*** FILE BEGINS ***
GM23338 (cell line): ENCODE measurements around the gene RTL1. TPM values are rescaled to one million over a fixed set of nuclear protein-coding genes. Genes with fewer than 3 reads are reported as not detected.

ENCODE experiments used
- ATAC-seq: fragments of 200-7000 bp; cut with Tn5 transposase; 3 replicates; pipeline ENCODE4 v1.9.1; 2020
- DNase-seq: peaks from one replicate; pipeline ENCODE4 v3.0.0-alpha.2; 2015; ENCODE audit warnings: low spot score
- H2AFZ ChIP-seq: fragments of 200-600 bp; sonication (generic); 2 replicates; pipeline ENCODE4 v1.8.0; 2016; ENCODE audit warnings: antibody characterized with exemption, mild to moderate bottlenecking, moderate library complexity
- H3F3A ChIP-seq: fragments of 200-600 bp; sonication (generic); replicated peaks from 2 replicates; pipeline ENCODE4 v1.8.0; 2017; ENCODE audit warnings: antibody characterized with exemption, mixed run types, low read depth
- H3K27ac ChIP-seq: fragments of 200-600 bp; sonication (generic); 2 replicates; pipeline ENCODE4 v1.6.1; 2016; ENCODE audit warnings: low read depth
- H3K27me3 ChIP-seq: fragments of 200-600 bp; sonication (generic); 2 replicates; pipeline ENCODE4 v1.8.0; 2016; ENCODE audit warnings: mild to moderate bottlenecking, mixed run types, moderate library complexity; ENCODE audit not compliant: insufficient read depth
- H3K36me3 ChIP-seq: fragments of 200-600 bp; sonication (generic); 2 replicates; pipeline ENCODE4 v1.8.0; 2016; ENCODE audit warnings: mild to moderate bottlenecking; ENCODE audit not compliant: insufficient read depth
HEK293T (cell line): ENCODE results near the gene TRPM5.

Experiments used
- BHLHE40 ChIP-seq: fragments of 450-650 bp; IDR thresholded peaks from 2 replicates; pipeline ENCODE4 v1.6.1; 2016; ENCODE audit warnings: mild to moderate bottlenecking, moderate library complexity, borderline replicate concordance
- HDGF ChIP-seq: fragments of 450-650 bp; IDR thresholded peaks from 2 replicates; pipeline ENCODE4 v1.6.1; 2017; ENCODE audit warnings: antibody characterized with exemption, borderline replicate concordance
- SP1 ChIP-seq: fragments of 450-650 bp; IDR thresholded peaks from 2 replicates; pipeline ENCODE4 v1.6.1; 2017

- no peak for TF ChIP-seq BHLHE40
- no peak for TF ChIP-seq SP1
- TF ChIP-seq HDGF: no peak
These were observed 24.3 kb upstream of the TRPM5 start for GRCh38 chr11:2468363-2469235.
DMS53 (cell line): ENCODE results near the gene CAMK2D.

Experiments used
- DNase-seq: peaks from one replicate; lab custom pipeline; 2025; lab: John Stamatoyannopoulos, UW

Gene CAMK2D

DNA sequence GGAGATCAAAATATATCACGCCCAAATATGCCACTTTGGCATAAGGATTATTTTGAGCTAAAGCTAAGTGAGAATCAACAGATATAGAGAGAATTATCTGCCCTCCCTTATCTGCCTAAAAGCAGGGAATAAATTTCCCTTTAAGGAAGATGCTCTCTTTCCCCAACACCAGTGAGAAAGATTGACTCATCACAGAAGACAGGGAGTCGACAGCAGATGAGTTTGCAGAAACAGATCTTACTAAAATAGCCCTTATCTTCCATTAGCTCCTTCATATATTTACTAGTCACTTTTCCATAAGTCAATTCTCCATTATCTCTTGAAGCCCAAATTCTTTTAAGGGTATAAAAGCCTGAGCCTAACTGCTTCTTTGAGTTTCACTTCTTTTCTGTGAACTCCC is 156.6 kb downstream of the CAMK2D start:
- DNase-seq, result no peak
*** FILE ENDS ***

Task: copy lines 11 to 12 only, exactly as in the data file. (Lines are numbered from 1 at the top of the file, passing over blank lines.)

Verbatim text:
Experiments used
- BHLHE40 ChIP-seq: fragments of 450-650 bp; IDR thresholded peaks from 2 replicates; pipeline ENCODE4 v1.6.1; 2016; ENCODE audit warnings: mild to moderate bottlenecking, moderate library complexity, borderline replicate concordance